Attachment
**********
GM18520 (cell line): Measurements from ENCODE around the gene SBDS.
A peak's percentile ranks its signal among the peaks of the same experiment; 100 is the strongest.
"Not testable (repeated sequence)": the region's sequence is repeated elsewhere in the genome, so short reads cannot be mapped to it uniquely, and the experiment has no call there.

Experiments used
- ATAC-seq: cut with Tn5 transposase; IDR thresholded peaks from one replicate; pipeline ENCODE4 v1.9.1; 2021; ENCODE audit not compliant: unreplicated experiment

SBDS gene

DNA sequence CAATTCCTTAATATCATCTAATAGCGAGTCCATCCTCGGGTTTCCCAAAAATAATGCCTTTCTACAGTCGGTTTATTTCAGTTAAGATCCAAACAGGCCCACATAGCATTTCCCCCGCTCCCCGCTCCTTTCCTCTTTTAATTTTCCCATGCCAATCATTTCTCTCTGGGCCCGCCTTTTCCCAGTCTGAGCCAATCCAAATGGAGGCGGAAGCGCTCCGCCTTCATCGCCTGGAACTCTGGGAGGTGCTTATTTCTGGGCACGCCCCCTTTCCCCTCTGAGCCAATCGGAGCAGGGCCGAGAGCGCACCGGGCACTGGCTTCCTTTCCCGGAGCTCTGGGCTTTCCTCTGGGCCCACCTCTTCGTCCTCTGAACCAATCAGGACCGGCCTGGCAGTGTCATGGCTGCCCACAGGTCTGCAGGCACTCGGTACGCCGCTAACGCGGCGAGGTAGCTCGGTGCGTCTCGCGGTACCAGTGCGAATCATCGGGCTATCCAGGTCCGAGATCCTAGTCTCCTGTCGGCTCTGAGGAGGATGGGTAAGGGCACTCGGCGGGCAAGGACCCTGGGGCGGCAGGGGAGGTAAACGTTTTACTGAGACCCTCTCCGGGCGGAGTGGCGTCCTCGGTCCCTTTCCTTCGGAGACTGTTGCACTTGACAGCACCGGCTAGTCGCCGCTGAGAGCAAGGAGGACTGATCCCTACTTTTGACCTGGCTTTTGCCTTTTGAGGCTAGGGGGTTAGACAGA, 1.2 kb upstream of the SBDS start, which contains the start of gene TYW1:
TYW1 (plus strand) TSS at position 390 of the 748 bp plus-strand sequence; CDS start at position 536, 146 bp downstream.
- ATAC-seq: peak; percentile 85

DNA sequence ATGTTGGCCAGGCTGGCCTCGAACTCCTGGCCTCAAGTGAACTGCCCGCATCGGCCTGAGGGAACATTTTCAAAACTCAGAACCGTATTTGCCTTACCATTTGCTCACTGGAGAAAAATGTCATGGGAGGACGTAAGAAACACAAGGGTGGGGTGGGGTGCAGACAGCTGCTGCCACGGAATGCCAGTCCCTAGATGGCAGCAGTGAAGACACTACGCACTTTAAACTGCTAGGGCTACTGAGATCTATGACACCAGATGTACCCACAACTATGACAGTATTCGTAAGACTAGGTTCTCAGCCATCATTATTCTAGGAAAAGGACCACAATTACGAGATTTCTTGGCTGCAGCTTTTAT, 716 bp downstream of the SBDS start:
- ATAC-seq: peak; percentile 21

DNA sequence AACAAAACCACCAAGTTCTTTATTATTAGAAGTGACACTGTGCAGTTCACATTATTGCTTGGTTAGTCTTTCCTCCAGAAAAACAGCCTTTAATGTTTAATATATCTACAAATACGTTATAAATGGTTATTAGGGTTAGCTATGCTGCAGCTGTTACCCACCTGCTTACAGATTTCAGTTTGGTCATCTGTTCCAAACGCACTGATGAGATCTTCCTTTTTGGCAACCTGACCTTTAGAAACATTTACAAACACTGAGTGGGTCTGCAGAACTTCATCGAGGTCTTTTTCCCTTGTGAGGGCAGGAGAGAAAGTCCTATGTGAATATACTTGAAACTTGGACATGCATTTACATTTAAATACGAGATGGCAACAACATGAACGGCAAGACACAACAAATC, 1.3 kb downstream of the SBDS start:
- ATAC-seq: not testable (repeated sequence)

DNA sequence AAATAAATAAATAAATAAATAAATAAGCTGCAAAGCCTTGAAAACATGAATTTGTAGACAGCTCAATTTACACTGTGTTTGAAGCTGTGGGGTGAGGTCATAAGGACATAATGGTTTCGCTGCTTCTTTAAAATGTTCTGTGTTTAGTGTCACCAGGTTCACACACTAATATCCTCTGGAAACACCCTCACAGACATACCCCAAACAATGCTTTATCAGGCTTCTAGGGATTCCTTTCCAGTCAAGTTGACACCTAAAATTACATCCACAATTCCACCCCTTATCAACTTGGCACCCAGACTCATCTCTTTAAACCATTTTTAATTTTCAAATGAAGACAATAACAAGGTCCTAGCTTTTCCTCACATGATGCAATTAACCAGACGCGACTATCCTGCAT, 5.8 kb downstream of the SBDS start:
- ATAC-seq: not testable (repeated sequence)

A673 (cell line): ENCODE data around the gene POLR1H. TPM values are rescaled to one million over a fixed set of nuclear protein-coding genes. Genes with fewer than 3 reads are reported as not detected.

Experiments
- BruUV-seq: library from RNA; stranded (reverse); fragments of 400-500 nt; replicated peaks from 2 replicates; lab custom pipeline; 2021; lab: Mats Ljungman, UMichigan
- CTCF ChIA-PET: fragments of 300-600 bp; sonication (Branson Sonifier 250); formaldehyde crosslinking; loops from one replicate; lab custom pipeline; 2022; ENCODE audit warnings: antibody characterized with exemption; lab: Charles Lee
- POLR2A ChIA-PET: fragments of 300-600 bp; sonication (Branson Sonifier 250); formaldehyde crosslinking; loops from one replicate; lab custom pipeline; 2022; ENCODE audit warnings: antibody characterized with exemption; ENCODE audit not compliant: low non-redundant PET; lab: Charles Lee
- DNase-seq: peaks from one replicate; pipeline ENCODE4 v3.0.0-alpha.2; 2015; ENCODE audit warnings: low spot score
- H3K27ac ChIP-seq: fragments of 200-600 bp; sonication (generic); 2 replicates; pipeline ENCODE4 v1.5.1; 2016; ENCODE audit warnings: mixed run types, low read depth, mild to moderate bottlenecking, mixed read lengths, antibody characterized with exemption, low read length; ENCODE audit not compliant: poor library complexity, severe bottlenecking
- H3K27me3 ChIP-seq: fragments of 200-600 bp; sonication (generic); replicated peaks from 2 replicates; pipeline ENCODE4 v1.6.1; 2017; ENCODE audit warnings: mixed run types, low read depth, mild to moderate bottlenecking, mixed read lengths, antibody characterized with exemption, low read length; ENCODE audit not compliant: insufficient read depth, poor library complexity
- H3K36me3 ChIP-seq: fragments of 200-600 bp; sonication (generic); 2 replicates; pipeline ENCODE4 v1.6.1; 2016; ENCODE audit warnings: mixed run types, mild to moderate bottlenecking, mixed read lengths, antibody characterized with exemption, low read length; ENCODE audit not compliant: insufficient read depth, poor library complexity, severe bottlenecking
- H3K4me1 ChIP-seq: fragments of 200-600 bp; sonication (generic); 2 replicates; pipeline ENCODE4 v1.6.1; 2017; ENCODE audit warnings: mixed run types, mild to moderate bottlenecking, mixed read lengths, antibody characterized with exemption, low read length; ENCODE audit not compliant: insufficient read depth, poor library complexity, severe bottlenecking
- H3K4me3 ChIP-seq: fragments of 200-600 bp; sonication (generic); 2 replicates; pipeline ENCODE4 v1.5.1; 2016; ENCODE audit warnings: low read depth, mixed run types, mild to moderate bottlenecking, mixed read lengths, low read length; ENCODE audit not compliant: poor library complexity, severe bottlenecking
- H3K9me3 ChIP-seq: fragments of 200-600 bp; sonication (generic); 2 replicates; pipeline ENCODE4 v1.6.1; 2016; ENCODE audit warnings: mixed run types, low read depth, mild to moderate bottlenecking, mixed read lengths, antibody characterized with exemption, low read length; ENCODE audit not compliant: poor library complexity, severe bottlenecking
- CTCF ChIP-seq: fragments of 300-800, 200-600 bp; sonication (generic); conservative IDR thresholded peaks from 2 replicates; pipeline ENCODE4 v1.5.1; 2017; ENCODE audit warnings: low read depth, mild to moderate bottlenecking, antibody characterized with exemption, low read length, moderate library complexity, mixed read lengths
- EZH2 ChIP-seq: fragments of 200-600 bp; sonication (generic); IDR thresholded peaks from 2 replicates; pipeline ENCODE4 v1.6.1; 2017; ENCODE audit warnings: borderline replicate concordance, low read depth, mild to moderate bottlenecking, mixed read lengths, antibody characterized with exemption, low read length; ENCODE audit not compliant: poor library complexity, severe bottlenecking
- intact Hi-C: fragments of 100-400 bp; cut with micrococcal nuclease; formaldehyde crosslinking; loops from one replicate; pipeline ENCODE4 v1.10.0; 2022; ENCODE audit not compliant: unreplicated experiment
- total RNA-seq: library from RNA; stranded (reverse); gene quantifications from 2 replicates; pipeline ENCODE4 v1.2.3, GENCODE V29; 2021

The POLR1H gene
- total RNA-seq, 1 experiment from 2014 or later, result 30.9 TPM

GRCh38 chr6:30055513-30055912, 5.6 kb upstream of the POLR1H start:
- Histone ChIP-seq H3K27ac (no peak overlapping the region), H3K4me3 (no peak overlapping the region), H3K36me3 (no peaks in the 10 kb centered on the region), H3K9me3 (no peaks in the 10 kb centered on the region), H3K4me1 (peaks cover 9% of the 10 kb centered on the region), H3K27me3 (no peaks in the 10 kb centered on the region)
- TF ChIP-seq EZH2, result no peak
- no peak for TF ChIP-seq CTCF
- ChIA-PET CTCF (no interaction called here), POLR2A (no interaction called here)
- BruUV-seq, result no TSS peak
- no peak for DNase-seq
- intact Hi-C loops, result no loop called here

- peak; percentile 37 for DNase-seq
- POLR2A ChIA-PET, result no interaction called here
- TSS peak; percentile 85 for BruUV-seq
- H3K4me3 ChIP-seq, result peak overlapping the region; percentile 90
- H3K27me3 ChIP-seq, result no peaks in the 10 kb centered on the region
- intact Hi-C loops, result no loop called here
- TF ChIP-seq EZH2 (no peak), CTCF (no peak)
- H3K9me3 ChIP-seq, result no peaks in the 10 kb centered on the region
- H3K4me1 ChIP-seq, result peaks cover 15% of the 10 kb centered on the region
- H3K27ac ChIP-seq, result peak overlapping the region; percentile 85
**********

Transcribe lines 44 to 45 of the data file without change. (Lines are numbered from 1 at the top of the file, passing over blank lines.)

- TSS peak; percentile 85 for BruUV-seq
- H3K4me3 ChIP-seq, result peak overlapping the region; percentile 90